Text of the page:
Let none think that I by tear or reproach make light
Of this manifesting the mastery
Of God, who with excelling irony
Gives me at once both books and night.
In this city of books he made these eyes
The sightless rulers who can only read,
In libraries of dreams, the pointless
Paragraphs each new dawn offers
To awakened care. In vain the day
Squanders on them its infinite books,
As difficult as the difficult scripts
That perished in Alexandria.
An old Greek story tells how some king died
Of hunger and thirst, though proffered springs and fruits;
My bearing lost, I trudge from side to side
Of this lofty, long blind library.
The walls present, but uselessly,
Encyclopedia, atlas, Orient
And the West, all centuries, dynasties,
Symbols, cosmos and cosmogonies.
Slow in my darkness, I explore
The hollow gloom with my hesitant stick,
I, that used to figure Paradise
In such a library’s guise.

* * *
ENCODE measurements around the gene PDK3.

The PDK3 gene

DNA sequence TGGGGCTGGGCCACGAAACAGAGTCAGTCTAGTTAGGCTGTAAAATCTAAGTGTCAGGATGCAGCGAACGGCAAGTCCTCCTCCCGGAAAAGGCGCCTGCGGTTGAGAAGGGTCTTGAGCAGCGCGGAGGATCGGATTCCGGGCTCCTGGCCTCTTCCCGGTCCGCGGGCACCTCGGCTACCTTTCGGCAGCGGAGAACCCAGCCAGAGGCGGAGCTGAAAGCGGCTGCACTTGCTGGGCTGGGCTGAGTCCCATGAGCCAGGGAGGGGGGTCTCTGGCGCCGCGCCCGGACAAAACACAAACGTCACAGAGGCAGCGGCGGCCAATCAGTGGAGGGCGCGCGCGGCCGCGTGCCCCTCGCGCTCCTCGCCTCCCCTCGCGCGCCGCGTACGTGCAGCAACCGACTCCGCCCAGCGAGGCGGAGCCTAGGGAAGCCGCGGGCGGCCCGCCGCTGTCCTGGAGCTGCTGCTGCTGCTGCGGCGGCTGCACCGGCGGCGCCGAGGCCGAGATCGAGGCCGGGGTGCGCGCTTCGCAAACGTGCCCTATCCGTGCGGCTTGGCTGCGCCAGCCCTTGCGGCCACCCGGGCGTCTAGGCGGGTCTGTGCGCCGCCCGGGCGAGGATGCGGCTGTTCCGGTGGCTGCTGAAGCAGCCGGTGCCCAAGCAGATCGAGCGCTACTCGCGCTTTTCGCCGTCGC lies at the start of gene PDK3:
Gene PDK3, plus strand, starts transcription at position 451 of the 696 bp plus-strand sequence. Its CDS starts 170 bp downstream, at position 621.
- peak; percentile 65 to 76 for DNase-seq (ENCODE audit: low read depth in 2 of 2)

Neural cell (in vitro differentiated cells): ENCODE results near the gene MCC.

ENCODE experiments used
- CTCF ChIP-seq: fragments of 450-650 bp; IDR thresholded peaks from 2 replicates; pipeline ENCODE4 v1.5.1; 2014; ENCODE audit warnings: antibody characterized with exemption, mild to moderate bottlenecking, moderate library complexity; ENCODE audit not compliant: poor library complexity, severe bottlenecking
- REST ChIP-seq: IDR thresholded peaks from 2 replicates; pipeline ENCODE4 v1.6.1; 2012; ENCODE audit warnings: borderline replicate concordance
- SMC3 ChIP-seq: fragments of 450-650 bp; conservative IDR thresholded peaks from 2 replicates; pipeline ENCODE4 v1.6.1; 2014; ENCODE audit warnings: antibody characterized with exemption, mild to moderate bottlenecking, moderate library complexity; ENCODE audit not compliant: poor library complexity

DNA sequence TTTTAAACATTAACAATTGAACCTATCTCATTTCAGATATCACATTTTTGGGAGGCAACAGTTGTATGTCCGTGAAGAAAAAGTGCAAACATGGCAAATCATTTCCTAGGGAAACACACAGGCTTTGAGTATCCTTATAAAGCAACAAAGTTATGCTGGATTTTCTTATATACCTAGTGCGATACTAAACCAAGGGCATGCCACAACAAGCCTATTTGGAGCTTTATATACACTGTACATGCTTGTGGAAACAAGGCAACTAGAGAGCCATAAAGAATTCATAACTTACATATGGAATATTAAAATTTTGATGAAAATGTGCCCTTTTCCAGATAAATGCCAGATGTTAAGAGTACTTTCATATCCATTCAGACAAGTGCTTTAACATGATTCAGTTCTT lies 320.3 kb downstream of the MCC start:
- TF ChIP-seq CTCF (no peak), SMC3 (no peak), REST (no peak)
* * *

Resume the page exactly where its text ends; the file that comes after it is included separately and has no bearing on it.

Something that surely cannot be called
Mere chance must rule these things;
Some other man has met this doom
On other days of many books and the dark.
As I walk through the slow galleries
I grow to feel with a kind of holy dread
That I am that other, I am the dead,
And the steps I make are also his.
Which of us two is writing now these lines
About a plural I and a single gloom?
What does it matter what word is my name
If the curse is indivisibly the same?
Groussac or Borges, I gaze at this beloved
World that grows more shapeless, and its light
Dies down into a pale, uncertain ash
Resembling sleep and the oblivion of night.
[From Dreamtigers, by Jorge Luis Borges, translated by Harold Morland]